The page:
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School Culture: It’s in your hands, kids.

“Quiet game, everybody!”  The speaker is one of the more vocal guys in the class, the one who usually riles up the others, but they have work to do today.  The quiet game was his favorite strategy to get himself to focus.  “Five minutes. One, two, three, go.”

And the room silenced.

The absolute silence only lasted for a few seconds, but the spirit of the game continued, with comments kept to quiet murmuring mostly on topic with their work.  They’re all seniors, this class full of students taking college writing.  They meet in my room, but I’m not teaching the class. My predecessor still teaches it, giving them their assignments online and occasionally coming in to meet with them in person.  On a regular day, third period is a glorified study hall for them (and me).  It’s a chance for them to meet together and focus on the work for this class, but they’re free to work on whatever they want.  If they have a more pressing assignment in another class, they work on that instead and save the college writing work for another time.  And there are days when they don’t have much to do at all, so they tend to converse and browse the internet instead.  I’m pretty “hands off” with this group.  I don’t even have a syllabus for the class, much less access to their individual assignments.  If they choose to focus on the course work, good for them.  If they choose to do something else, that’s up to their discretion.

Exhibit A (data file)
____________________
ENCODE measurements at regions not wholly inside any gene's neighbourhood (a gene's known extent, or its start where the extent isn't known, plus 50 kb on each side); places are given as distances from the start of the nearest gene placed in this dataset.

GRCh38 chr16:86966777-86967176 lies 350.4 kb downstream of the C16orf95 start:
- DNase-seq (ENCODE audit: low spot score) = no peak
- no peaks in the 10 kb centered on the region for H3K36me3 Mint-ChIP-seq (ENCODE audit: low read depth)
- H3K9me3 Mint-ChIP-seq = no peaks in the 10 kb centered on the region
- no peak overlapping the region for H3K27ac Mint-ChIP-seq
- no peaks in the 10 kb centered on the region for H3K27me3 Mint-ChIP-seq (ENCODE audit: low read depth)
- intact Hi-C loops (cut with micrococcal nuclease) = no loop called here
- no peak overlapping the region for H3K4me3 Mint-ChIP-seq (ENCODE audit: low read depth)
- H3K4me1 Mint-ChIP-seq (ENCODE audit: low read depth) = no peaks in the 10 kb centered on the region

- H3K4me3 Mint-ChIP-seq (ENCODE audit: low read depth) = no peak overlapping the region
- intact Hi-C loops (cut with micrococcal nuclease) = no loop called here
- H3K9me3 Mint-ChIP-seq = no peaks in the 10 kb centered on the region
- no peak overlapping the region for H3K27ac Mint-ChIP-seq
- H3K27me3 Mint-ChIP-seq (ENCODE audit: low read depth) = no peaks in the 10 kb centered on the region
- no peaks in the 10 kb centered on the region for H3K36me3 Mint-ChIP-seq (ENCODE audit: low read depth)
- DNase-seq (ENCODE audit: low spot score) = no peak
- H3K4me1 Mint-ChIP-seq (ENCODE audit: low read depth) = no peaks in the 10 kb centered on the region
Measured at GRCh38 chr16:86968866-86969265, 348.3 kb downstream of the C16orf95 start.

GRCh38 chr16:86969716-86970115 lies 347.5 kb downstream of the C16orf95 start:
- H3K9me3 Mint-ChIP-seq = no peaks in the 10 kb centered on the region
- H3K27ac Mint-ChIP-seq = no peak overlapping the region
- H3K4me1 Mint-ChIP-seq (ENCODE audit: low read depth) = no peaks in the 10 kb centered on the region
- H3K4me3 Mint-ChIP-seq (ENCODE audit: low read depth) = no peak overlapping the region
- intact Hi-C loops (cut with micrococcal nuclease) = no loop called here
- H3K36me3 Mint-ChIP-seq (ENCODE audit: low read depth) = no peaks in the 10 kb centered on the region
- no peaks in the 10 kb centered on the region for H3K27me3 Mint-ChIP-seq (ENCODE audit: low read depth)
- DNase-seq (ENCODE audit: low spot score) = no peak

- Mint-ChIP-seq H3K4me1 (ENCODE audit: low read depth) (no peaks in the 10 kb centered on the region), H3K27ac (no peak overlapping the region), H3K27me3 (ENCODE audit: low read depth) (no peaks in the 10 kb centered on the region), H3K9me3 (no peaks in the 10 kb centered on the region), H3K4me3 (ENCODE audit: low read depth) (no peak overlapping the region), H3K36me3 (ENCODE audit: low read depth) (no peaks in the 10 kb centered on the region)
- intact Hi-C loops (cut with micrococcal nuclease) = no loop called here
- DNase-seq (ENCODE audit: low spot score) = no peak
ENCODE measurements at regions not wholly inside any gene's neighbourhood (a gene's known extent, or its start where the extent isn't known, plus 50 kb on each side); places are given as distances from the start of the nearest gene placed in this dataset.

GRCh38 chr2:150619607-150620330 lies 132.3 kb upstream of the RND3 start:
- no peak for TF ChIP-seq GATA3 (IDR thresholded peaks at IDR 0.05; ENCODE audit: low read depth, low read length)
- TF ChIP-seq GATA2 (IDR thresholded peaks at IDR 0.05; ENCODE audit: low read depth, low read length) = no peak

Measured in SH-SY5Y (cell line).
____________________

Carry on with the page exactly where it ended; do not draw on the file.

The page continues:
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Dealing with Naiveté

I had already started writing this post when three students came into my study hall asking if they could survey some of the kids in the room.  As they circulated among the class and asked their questions, it became harder and harder for me to simply sit quietly and listen.  The survey was on racism in America today, and in my eavesdropping I caught wave upon wave of the naiveté that inspired me to write this post in the first place.  These kids have good lives.  Their families are well off.  Aside from the handful of Korean exchange students, our school doesn’t have much in the way of diversity.  They’ve never seen the impact of racism in action – which led them to conclude that racism is now a non-issue.  I cringed inwardly, already mulling over ideas for bringing up the topic in class some time.